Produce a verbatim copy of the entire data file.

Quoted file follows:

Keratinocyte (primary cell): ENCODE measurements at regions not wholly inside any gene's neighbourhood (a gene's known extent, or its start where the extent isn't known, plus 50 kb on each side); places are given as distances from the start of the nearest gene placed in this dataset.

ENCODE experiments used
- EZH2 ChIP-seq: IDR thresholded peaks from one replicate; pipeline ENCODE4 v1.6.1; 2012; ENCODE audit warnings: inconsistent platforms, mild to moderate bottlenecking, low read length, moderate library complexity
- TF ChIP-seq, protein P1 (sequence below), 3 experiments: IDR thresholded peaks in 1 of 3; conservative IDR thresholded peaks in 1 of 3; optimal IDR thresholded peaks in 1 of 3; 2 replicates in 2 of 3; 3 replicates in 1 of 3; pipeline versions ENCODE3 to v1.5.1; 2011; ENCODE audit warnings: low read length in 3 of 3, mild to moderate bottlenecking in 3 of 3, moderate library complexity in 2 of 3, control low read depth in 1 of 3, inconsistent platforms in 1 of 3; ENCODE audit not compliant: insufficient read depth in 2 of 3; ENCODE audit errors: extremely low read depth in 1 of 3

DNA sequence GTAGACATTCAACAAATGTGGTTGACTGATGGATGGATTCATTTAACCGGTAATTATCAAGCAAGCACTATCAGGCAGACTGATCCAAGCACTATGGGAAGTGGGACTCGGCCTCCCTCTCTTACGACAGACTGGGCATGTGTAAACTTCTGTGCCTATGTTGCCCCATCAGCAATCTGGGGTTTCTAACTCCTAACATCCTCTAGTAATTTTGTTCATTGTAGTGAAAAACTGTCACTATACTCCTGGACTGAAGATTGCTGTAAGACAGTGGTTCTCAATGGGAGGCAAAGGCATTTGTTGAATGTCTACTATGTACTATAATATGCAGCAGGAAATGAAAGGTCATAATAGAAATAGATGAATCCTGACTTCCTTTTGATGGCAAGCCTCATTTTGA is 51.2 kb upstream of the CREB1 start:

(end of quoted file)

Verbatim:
Keratinocyte (primary cell): ENCODE measurements at regions not wholly inside any gene's neighbourhood (a gene's known extent, or its start where the extent isn't known, plus 50 kb on each side); places are given as distances from the start of the nearest gene placed in this dataset.

ENCODE experiments used
- EZH2 ChIP-seq: IDR thresholded peaks from one replicate; pipeline ENCODE4 v1.6.1; 2012; ENCODE audit warnings: inconsistent platforms, mild to moderate bottlenecking, low read length, moderate library complexity
- TF ChIP-seq, protein P1 (sequence below), 3 experiments: IDR thresholded peaks in 1 of 3; conservative IDR thresholded peaks in 1 of 3; optimal IDR thresholded peaks in 1 of 3; 2 replicates in 2 of 3; 3 replicates in 1 of 3; pipeline versions ENCODE3 to v1.5.1; 2011; ENCODE audit warnings: low read length in 3 of 3, mild to moderate bottlenecking in 3 of 3, moderate library complexity in 2 of 3, control low read depth in 1 of 3, inconsistent platforms in 1 of 3; ENCODE audit not compliant: insufficient read depth in 2 of 3; ENCODE audit errors: extremely low read depth in 1 of 3

DNA sequence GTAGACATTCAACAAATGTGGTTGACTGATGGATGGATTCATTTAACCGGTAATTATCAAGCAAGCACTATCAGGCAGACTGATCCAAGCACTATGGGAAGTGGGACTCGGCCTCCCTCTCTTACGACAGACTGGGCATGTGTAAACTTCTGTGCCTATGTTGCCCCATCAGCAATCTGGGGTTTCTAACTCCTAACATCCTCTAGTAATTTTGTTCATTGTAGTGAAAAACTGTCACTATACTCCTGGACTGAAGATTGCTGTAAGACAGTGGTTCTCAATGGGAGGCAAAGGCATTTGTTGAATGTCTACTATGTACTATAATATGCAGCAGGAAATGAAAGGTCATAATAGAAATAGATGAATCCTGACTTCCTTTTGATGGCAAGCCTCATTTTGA is 51.2 kb upstream of the CREB1 start: